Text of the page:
The role of vitamin D in the immune system has been studied intensively. Vitamin D can promote a shift from T-helper 1 cells to T-helper 2 cells [53]. In addition, vitamin D increases the number of T regulatory cells [54] and influences the expression of the class II MHC molecule HLA-DRB1*1501, which is associated with MS [55]. Therefore, vitamin D can support anti-inflammatory mediators and reduce the levels of different cytokines, such as TNF-α, IL-1β, IL-6, IL-8, and IL-17 [56]. These functions of vitamin D in the regulation of immune cells and cytokines support the hypothesis that vitamin D deficiency may modulate the progression of MS [57]. In addition, adequate plasma concentrations of vitamin D have been shown to be linked to a lower risk of relapse [58], and SNPs associated with lower levels and function of vitamin D are associated with a higher risk of MS [59].

Polymorphisms in genes implicated in vitamin D metabolism and signaling were also observed in MS patients. The genes affected by these polymorphisms include the vitamin D receptor [60], the vitamin D binding protein DBP [61], the 25 hydroxyvitamin D hydroxylase CYP27B1 [61], and the mitochondrial 1,25-dihydroxyvitamin D3 hydroxylase CYP24A1 [62], which degrades bioactive D vitamers. Interestingly, polymorphisms in genes that are not causally linked to vitamin D pathways were related to serum vitamin D levels [63], such as CD40 (which is associated with immune regulation and homeostasis), the interleukin 7 receptor gene (which is essential for survival and proliferation of T cells) and the immune-regulatory lymphocyte activation gene 3.

However, a narrative review summarizing the data from meta-analyses and systematic reviews found no clear evidence that vitamin D may prevent MS [45], and studies including MS patients did not find consistent or convincing effects of vitamin D supplementation on the MS course [64]. As mentioned above, genetic factors are unlikely to explain MS susceptibility. Today, it is not possible to exclude that a combination of vitamin D deficiency and genetic factors influencing vitamin D metabolism might be responsible for MS. The similarity of vitamin D concentrations was shown to be significantly greater in monozygotic twins than in dizygotic twins [65]. However, in this study, vitamin D was not an independent risk factor for MS. A major problem for the interpretation of such data is the fact that it is unclear at which time in life vitamin D deficiency might be required for MS development. An interesting recent study investigated differences in immune cell composition between MS-affected monozygotic twins and their healthy cotwins [66]. This study demonstrated that immune cell composition in twins is highly similar, independent of disease status. Interestingly, the similarity was higher in pairs where the healthy cotwin showed signs of subclinical neuroinflammation. A possible interpretation of this observation is that the interaction of the immune system with exogenous or endogenous antigens has taken place. In this regard, the influence of vitamin D on infections with exogenous viruses seems interesting.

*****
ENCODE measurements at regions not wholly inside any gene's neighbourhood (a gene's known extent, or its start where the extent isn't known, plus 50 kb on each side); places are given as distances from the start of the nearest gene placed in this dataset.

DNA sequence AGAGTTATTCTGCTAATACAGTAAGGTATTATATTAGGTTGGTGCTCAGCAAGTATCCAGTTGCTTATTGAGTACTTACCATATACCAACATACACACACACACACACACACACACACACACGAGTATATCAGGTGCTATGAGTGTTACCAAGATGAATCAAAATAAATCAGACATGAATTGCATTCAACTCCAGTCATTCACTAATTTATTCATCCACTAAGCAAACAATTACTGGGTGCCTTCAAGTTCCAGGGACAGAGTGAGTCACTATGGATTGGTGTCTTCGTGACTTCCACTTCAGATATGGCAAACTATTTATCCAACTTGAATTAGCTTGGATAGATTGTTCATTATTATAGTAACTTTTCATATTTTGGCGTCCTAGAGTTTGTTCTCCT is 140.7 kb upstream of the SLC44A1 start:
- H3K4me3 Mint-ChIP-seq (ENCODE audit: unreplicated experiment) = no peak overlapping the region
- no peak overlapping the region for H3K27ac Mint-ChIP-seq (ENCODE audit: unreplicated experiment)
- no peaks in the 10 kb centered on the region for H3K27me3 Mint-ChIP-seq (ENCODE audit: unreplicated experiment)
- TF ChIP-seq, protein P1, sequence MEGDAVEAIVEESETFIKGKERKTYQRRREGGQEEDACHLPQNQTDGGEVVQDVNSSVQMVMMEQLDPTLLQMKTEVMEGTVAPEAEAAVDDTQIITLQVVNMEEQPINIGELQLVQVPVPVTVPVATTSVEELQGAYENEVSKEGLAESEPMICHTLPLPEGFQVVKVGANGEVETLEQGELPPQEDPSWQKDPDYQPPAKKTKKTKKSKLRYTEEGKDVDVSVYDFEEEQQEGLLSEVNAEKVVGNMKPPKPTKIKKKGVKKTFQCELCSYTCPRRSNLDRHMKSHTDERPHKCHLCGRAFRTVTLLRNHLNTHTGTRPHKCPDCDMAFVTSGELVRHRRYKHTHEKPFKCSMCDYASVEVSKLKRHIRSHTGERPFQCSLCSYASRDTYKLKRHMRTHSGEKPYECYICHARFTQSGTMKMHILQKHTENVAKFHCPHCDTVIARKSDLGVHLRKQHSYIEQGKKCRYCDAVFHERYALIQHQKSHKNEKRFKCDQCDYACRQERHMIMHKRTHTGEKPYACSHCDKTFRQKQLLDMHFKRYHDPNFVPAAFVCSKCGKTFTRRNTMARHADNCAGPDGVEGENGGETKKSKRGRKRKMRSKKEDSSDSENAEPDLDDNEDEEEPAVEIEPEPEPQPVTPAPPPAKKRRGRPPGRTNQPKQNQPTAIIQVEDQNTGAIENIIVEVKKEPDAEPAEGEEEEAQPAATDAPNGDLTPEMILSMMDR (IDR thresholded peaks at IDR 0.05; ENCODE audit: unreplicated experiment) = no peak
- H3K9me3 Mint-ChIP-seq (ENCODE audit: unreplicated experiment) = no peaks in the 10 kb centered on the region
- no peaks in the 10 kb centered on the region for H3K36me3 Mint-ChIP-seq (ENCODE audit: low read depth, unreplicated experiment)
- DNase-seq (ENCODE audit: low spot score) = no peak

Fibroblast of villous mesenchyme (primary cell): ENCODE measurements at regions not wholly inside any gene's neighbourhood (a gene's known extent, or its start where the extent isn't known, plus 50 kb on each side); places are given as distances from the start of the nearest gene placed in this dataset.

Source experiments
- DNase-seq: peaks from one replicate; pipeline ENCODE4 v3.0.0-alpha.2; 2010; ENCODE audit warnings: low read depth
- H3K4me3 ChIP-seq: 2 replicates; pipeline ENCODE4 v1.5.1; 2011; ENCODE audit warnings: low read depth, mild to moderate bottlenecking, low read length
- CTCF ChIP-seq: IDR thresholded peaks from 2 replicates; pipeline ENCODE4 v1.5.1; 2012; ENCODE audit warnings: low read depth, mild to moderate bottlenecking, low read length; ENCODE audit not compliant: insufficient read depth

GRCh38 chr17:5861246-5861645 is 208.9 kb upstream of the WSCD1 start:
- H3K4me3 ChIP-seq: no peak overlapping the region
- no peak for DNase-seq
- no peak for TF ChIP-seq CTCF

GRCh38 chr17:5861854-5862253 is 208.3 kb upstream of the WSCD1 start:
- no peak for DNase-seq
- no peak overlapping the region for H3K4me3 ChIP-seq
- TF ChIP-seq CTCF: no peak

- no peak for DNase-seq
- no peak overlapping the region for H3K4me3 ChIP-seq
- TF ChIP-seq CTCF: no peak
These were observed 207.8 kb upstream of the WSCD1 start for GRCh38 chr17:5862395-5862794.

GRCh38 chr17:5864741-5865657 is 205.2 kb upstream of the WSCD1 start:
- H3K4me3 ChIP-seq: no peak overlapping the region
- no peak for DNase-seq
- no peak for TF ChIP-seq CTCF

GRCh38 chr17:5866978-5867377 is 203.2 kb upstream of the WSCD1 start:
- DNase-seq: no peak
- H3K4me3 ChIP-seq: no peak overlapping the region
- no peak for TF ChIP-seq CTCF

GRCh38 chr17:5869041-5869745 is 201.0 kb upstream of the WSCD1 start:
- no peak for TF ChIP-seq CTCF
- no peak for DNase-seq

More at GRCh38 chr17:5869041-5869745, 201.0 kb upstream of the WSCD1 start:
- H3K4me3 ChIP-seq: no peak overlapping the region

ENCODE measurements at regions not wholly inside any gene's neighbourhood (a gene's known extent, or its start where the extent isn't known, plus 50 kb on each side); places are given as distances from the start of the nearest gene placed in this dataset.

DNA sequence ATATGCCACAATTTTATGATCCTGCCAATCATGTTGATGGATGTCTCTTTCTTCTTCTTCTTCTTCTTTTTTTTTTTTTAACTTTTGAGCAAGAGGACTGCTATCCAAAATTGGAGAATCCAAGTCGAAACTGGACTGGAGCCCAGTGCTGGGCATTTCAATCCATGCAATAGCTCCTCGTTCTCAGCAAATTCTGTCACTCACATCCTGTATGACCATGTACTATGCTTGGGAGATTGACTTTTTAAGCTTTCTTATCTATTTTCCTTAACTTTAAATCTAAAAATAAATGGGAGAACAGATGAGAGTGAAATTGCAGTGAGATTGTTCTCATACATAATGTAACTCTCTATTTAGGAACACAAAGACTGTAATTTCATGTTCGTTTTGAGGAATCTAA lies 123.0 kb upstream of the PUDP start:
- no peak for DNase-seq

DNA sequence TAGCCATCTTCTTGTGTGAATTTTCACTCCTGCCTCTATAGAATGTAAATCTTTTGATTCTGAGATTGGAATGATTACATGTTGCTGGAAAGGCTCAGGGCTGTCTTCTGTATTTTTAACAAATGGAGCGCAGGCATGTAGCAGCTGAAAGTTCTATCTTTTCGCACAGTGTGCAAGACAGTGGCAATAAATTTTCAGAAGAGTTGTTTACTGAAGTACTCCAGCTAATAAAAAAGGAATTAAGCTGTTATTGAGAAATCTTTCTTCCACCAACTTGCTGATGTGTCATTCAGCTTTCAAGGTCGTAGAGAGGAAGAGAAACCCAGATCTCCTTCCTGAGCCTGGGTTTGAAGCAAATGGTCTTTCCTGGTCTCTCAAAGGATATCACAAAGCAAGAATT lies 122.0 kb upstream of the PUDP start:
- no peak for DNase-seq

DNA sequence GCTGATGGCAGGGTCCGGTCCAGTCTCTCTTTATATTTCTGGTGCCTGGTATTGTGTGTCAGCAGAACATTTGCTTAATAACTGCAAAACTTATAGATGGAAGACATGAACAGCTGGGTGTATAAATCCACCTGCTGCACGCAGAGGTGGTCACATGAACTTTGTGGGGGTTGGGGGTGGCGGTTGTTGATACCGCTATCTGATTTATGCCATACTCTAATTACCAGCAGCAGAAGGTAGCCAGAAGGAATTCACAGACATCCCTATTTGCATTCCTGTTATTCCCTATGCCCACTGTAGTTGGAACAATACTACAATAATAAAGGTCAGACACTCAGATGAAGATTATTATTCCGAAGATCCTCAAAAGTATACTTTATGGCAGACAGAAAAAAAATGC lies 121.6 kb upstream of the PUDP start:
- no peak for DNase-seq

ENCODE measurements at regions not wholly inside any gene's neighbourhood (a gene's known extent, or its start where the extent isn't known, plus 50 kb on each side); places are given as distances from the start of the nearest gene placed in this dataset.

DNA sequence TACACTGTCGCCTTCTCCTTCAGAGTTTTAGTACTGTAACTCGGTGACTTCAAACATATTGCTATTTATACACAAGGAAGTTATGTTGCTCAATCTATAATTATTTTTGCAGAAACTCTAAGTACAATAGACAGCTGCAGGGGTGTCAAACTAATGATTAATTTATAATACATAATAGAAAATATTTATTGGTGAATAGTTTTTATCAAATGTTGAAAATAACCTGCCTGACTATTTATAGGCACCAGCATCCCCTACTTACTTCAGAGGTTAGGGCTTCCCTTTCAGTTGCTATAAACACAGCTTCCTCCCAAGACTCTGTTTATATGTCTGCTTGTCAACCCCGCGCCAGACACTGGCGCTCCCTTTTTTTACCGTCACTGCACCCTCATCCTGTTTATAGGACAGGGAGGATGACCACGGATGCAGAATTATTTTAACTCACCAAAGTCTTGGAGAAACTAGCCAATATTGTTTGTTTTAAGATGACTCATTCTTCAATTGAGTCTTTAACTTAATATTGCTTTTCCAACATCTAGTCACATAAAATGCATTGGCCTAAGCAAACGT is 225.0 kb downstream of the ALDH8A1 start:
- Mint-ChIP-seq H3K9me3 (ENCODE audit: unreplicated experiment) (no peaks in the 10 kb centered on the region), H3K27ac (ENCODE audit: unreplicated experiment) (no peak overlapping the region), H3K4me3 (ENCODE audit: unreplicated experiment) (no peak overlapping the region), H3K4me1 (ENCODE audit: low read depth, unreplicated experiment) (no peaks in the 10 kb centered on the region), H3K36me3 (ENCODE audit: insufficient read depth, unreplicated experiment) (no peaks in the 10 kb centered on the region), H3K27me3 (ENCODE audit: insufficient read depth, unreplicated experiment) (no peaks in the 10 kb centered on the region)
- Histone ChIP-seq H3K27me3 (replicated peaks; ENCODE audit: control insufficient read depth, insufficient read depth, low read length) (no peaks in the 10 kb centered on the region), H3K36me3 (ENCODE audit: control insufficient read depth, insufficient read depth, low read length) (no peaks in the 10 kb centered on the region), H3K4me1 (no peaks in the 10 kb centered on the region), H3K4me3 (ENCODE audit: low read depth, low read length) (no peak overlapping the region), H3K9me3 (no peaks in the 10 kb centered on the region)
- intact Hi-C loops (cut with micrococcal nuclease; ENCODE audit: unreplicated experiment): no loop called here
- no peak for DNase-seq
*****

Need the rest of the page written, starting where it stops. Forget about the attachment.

4. Vitamin D and viruses

Vitamin D seems to have a great impact on viral infections. In epidemiological studies, lower serum vitamin D concentrations are associated with higher rates of infection with respiratory syncytial virus [67], polyomavirus [68], human papillomavirus [69], cytomegalovirus [70], and herpes simplex virus [71]. In addition, lower serum vitamin D concentrations are associated with EBV [72] and hepatitis C virus [73]. Additionally, vitamin D deficiency can induce higher hepatitis B virus levels [74] or a shorter survival time in patients with human immunodeficiency virus [75].

Vitamin D receptor polymorphisms are related to hepatitis B virus [76], hepatitis C virus [73], and the presence of respiratory syncytial virus infections [77]. In addition, in cell culture studies, vitamin D supplementation suppresses replication of human immunodeficiency virus in T-cells [78] and replication of rhinovirus in cells from patients with cystic fibrosis [79]. In vivo, vitamin D supplementation suppresses the replication of influenza virus in mice [80].